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Justices Thomas, Alito Blast Supreme Court Decision On Same-Sex Marriage Rights

J. Scott Applewhite

Supreme Court Justices Clarence Thomas and Samuel Alito issued a broadside against the high court's 2015 same-sex marriage decision on Monday when the court declined to hear a case brought by a former Kentucky county clerk who refused to issue a marriage license for such couples.

The two justices agreed with the decision not to hear the case but used the occasion to take a legal baseball bat to the court's 2015 decision Obergefell v. Hodges, which declared that same-sex couples have a constitutional right to marry under the 14th Amendment guarantee to equal protection of the law.

Writing for himself and Alito, Thomas said that the court's decision "enables courts and governments to brand religious adherents who believe that marriage is between one man and one woman as bigots, making their religious liberty concerns that much easier to dismiss."

His words came in a case brought by Kim Davis, a former county clerk in Kentucky, who in the aftermath of the same-sex marriage decision refused to issue marriage licenses to same-sex couples and was sued.

"Davis may have been one of the first victims of this court's cavalier treatment of religion in its Obergefell decision," Thomas and Alito wrote. But they agreed that the court properly decided not to take up Davis' case because, they said, it does not "cleanly" present the issues in the court's 5-4 decision five years ago.

Nevertheless, they said, the case "provides a stark reminder" of the consequences of the same-sex marriage decision. By choosing to endorse "a novel constitutional right over the religious liberty interests explicitly protected in the First Amendment, and by doing so undemocratically, the court has created a problem that only it can fix," they said. "Until then, Obergefell will continue to have ruinous consequences for religious liberty."

The fact that Thomas and Alito chose this moment to issue their blast provoked dismay in the LGBT community and elsewhere.

"It is alarming that there are justices on the Supreme Court who want to overrule Obergefell, which is a precedent the court has reaffirmed, and which hundreds of thousands of couples have relied to seal their unions in matrimony," said Yale Law School professor William Eskridge, co-author of Marriage Equality: From Outlaws to In-laws.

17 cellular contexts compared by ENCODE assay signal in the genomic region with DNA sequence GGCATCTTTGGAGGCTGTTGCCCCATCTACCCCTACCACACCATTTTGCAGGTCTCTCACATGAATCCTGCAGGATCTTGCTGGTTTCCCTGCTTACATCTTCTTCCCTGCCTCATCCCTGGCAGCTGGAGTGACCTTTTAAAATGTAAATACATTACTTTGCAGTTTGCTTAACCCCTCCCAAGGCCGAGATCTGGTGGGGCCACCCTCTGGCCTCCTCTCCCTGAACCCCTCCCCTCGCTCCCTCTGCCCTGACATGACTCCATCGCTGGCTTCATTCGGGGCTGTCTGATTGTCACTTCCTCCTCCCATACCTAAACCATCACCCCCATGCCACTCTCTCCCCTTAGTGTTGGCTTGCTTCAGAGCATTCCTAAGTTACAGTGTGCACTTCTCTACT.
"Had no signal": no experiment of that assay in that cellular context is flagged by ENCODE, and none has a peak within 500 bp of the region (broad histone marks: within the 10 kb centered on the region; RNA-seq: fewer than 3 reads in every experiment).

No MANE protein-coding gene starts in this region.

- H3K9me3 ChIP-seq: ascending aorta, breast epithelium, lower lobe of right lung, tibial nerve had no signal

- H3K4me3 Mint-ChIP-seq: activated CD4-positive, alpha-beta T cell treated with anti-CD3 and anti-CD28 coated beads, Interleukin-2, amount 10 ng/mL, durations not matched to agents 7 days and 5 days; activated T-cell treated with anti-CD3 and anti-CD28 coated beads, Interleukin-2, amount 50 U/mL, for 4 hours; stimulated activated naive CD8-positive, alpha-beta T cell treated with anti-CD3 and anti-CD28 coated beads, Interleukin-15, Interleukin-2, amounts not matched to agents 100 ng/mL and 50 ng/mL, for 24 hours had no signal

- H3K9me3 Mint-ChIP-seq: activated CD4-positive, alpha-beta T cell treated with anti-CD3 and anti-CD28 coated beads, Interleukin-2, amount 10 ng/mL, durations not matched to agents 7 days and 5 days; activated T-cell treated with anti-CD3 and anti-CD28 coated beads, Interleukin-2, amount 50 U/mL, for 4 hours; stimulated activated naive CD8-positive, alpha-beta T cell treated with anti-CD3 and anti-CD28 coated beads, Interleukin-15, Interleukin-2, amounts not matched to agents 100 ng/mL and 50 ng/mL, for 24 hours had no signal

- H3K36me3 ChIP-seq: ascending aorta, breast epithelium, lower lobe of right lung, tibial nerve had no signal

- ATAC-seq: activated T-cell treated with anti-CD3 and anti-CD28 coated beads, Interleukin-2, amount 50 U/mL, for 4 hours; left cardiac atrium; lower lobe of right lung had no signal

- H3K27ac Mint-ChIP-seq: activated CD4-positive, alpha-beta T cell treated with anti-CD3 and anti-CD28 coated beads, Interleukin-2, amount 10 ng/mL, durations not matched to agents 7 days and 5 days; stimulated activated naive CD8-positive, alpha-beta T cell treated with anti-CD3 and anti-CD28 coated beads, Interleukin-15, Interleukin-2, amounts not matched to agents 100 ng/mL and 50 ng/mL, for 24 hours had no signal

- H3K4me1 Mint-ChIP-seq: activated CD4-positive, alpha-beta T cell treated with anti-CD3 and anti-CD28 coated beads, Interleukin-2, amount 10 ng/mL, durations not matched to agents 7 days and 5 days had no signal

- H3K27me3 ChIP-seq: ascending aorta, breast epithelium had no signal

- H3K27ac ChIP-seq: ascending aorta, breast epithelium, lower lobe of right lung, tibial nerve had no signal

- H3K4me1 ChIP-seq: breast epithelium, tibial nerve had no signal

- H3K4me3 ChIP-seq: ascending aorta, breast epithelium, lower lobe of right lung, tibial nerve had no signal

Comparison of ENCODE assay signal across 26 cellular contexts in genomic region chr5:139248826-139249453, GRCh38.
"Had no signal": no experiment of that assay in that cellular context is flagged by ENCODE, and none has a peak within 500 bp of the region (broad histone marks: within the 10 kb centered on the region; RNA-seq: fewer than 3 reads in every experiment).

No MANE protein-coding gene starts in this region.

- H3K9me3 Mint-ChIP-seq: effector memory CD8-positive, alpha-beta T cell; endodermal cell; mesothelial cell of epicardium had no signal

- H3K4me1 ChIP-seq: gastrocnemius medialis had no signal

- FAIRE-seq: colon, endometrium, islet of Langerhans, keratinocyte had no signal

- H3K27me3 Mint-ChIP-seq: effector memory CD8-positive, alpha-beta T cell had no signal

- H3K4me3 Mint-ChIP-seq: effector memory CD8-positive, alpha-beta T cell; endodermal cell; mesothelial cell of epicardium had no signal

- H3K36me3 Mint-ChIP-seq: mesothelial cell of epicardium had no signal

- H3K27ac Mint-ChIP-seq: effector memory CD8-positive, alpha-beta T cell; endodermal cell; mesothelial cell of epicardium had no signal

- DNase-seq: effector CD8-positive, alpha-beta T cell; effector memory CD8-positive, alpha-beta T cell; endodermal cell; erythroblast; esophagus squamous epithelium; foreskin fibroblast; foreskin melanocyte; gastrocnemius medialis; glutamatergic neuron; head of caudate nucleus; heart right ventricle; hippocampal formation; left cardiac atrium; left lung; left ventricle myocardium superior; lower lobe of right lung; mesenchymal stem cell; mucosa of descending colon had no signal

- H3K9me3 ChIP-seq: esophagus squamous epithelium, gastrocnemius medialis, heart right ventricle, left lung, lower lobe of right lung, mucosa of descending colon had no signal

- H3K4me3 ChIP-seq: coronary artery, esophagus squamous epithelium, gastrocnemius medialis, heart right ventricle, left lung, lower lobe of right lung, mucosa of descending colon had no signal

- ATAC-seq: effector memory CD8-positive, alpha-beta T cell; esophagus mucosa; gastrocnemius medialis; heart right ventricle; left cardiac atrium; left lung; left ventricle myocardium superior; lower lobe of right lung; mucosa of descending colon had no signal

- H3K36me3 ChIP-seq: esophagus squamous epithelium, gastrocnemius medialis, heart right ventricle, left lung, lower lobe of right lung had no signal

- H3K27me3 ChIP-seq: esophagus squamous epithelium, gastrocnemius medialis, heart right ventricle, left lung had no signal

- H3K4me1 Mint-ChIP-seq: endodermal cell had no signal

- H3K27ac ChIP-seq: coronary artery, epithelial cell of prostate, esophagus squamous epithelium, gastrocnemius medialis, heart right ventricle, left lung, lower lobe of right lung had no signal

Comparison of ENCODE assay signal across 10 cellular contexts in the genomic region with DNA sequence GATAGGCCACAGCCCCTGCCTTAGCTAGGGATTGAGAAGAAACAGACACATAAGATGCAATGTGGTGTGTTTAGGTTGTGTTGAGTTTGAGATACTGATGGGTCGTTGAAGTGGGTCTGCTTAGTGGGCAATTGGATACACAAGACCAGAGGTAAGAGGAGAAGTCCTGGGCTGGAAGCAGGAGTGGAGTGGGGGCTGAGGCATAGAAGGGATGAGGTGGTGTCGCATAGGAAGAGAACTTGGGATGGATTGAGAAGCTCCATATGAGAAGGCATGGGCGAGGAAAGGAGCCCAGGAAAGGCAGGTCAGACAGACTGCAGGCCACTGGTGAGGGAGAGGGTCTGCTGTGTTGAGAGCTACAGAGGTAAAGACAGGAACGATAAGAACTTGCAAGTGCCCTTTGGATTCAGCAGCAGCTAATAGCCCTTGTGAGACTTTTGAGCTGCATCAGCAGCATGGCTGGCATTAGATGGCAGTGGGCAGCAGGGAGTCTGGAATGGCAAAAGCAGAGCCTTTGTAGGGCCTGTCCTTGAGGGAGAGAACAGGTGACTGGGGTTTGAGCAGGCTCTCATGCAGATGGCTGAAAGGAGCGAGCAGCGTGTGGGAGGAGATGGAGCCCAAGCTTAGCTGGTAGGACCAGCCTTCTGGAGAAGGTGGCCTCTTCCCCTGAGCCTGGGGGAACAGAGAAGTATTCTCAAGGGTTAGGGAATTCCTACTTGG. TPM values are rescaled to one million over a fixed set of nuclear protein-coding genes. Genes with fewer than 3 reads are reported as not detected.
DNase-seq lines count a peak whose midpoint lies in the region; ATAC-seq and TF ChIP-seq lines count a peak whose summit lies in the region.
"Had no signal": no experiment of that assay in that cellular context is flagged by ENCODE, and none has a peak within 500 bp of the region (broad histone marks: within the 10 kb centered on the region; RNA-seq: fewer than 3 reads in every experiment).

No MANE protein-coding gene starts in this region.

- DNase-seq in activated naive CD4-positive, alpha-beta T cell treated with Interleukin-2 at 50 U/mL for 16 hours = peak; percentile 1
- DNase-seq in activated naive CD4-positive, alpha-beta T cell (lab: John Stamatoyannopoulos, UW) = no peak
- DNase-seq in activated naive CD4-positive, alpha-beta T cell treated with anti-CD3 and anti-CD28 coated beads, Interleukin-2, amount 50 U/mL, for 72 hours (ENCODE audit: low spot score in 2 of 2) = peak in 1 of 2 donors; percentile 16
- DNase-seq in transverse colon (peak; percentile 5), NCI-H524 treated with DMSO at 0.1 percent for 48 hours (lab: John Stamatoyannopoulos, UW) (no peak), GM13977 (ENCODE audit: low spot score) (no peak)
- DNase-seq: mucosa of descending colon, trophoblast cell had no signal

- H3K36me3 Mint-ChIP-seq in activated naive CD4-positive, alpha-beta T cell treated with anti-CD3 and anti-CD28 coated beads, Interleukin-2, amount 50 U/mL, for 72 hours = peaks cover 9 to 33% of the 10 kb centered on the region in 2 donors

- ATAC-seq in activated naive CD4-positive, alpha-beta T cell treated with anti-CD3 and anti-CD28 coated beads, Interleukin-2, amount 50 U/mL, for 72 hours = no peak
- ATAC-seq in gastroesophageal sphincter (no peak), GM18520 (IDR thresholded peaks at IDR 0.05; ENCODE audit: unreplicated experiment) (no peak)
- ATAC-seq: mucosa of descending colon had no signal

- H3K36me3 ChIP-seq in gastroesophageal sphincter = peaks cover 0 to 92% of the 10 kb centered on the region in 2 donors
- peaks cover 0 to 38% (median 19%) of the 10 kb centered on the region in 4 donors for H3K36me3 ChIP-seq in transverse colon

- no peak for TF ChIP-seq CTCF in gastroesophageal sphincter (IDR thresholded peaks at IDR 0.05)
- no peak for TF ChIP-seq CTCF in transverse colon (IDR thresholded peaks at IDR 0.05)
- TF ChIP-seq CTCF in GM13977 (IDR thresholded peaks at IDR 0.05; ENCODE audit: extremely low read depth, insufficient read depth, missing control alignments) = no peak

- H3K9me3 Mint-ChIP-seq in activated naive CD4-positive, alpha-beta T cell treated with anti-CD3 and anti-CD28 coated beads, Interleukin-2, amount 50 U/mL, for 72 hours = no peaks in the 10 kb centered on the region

Chief Justice John Roberts, who also dissented in the 2015 decision along with Thomas, Alito and the late Justice Antonin Scalia, did not sign on to the Thomas-Alito statement in the case. Nor did Trump appointees Neil Gorsuch and Brett Kavanaugh. But Amy Coney Barrett, Trump's nominee to replace the late Justice Ruth Bader Ginsburg, has indicated her disagreement with the 2015 decision. And Roberts, Gorsuch, Kavanaugh and Barrett have all been staunch supporters of robust religious rights, de-emphasizing the concept of separation between church and state, and emphasizing the importance of the free exercise of religion.

In November, the justices are scheduled to hear a major test of laws that apply generally and neutrally across the board. At issue is Philadelphia's decision to terminate a contract with Catholic Social Services for screening and certifying parents for foster care. The city terminated the contract because Catholic Social Services, citing its religious objections, refused to certify qualified same-sex couples.

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Nina Totenberg is NPR's award-winning legal affairs correspondent. Her reports air regularly on NPR's critically acclaimed newsmagazines All Things Considered, Morning Edition, and Weekend Edition.